• Joint range of motion is improved and/or maintained through dynamic and static flexibility work. Yoga may also increase lubrication in the joints.
• Yoga not only improves flexibility, but may also release lactic acid build-up which can cause stiffness, tension, and fatigue.
• Yoga has been shown to improve sleep in part by learning to fully relax mind and body. • Yoga stimulates the body’s detoxification process, which has been shown to delay aging.
• Yoga not only strengthens the body, but also improves endurance. This may be why yoga is frequently used by endurance athletes as a supplement to sport-specific training.
• Heart disease. For many, yoga reduces stress, may lower blood pressure, may help control weight, and improve cardiovascular health. All of which lead to reducing the risk of heart disease.
• Osteoporosis. Yoga has been shown to lower levels of cortisol, which may help keep calcium in the bones. Also, due to the physical nature of yoga and its weightbearing exercises, it has been shown to strengthen bones and help prevent osteoporosis.
• Alzheimer’s disease. Yoga may help elevate brain gamma-aminobutyric (GABA) levels. Low GABA levels are associated with the onset of Alzheimer’s disease.
• Type II diabetes. In addition to its glucose reducing capabilities and the encouragement of insulin production, yoga is also an excellent source of physical exercise and stress reduction, which can serve as an excellent preventative for type II diabetes.
• Asthma. Some evidence reveals that there is a reduction in asthma symptoms with regular participation in yoga.
• Arthritis. The slow, deliberate movement of yoga poses coupled with the gentle pressure exerted on the joints provides an excellent exercise routine that may relieve arthritis symptoms. In addition, the stress relief associated with yoga loosens muscles that tighten joints.
• Multiple sclerosis. The MS Society now recognizes yoga as an excellent means of MS management. Through yoga, there may be an improvement of balance and posture which can improve the quality of life for those diagnosed with MS.
• Cancer. Cancer patients fighting or recovering from cancer who practice yoga have shown an improvement in strength, a rise in red blood cells, as well as experience less nausea during chemotherapy. All this has shown to improve overall well-being.
• Migraines. Regular yoga practice has been shown to reduce the number of migraines in chronic migraine sufferers.
• Chronic bronchitis. Exercise that does not elevate respiration, yet increases oxygen levels in the body is ideal for treating chronic bronchitis. Luckily, gentle yoga can do this. Please note that it is beyond our scope of practice to guide those diagnosed with COPD in breathing exercises.
• Constipation. Thanks to certain yoga postures and overall better posture, the digestive and elimination systems may work more efficiently.
• Menopause. Yoga practice may help control some of the side effects associated with menopause and pre-menopause.
• Back pain. Yoga reduces spinal compression, and helps overall body alignment to reduce back pain.
• Chronic pain. Pain tolerance is shown to be much higher among those who practice yoga regularly.
• Parkinson’s disease. A study out of Cornell University showed those diagnosed with PD who practiced yoga showed less trunk stiffness, enjoyed better sleep, and experienced a general feeling of well-being.
• Diabetes. Yoga was found to reduce complications from infections, which could be problematic for those with diabetes.
In addition to the physiological benefits of yoga, we also find many psychological or emotional benefits related to the practice of yoga. Some are due to the strong mind-body connection; others to the role breathing plays in the practice of yoga; while others are directly related to certain sequences of postures.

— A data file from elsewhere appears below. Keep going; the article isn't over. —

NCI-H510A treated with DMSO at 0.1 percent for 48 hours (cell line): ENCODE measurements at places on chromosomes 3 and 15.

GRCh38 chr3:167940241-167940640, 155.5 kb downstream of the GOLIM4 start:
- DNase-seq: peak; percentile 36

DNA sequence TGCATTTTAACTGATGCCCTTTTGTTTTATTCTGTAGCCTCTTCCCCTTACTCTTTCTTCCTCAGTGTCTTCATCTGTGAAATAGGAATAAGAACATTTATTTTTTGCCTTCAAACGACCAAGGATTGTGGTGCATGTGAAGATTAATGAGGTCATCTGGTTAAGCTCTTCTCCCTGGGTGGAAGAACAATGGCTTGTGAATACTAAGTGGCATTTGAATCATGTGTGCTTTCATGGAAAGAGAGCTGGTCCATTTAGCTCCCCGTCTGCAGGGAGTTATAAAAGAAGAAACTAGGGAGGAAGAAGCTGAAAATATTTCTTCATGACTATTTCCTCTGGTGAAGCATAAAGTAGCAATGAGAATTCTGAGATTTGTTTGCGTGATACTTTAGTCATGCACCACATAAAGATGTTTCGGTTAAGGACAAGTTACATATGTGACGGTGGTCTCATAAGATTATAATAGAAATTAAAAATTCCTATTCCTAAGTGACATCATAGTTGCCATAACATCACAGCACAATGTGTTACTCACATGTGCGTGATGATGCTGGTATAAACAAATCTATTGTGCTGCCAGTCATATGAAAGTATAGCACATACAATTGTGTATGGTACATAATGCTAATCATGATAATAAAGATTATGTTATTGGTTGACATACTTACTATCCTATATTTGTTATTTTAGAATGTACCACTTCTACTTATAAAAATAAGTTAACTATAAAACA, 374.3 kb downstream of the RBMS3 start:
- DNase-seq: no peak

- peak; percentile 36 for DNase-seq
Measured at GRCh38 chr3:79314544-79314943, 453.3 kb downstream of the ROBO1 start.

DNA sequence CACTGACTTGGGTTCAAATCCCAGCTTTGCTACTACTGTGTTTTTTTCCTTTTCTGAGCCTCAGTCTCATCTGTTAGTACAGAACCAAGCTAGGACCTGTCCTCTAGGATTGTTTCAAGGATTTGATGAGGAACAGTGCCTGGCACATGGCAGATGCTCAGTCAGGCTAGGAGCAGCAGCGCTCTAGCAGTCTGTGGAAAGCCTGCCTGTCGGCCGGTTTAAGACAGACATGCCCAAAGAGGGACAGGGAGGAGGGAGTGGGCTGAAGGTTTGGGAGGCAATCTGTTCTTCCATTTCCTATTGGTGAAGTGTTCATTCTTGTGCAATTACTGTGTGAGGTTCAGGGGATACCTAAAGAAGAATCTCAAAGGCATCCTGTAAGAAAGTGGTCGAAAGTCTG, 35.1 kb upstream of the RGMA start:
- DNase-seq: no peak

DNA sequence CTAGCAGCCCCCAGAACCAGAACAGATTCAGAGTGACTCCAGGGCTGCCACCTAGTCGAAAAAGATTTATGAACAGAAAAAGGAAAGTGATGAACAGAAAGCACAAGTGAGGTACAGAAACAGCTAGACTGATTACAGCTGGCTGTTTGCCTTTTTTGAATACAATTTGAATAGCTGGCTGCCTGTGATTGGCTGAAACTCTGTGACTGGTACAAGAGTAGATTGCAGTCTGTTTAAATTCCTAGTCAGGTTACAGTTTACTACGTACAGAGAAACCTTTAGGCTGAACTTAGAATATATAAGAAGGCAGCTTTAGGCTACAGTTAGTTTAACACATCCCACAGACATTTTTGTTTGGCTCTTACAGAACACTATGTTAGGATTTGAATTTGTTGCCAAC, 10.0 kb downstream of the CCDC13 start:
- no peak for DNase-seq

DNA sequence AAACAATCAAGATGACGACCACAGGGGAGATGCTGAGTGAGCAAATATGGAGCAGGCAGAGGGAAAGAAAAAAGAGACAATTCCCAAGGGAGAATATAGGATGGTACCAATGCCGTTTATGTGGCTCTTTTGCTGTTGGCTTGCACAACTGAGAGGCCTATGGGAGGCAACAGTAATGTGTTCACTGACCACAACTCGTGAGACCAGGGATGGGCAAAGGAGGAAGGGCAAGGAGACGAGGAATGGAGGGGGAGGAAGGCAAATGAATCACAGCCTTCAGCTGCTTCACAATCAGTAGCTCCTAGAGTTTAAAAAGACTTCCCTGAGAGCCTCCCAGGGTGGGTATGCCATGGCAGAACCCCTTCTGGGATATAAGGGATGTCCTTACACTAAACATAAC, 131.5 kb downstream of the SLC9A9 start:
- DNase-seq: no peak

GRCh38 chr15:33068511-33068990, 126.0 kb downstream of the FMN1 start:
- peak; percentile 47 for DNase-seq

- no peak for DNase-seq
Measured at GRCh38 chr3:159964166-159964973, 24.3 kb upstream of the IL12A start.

• Well-being. Overall well-being may improve. Yoga is thought to dominate the subcortex region of the brain rather than the cortex (where other forms of exercise dominate). Subcortical regions are associated with well-being.
• Stress Reduction. First there is a decrease in catecholamines, the hormones produced by the adrenal glands in response to stress. Second, by improving concentration, one may learn to focus their attention on the matter at hand, thereby reducing the emphasis on the daily stresses that can occur. Lastly, due to the controlled breathing used in yoga, there can be a reduction in anxiety.
• Self-acceptance. Self-acceptance can be realized with the understanding that perfection is not the goal of yoga. Also, the introspective and self-building nature of yoga may remove any need for negative self-talk.
• Self-control. Awareness in self-control may improve as the controlled movements of yoga teach us how to translate that self-control to all aspects of life.
• Concentration. Attention sharpens, as it is required in yoga to maintain structured breathing in conjunction with movement. This may improve the ability to maintain a sharp focus on specific tasks in daily living.
• Memory. Memory may be improved through enhanced blood circulation to the brain, as well as a reduction in stress.
• Calmness. Calmness is achieved by stimulating the parasympathetic nervous system. Unlike other forms of exercise, which stimulate the sympathetic nervous system providing a fight-or-flight sensation. Yoga has also been shown to lower the levels of hormone neurotransmitters—dopamine, norepinephrine, and epinephrine—which create a feeling of calm.
Fishman, Loren M., MD, Small, Eric. Yoga and Multiple Sclerosis: A Journey to Health and Healing. Demos Medical Publishing, 2007
Iyenger, B.K.S. Light on Yoga. Random House, 1994
Kraftsow, Gary. Yoga for Wellness. Penguin Book, 1999
Desikachar, T.K.V. The Heart of Yoga. Inner Traditions International, 1995
Myers, Thomas W. Anatomy Trains: Myofascial Meridians for Manual and Movement Therapist. Elsevier Limited, 2001
McCall, Timothy, MD. Yoga as Medicine: The Yoga Prescription for Health and Healing. A Bantam Book, 2007
McGonigal, Kelly, Ph.D. Yoga for Pain Relief: Simple Practices to Calm Your Mind & Heal Your Chronic Pain (Whole Body Healing). Raincoat Books, 2009
www.mymsyoga.com—National Multiple Sclerosis Society’s My MS Yoga with Baron Baptiste and Dr. Elliot Frohman www.arthritis.org/yoga—The Arthritis Foundation www.diabeteswellbeing.com/diabetes-yoga—Information on Diabetes and Yoga www.webmd.com—Many articles on the health benefits of Yoga www.mayoclinic.com—Many articles on the health benefits of Yoga yogaalliance.org—International professional organization provides support services and yoga teacher certification
Summery of Research and Resources are provided by AFAA . Debora Cohen is AFAA certified and AFAA Sunrise Yoga Certified. Sunrise Yoga is a gentle approach to yoga accommodating all fitness levels without the use of props.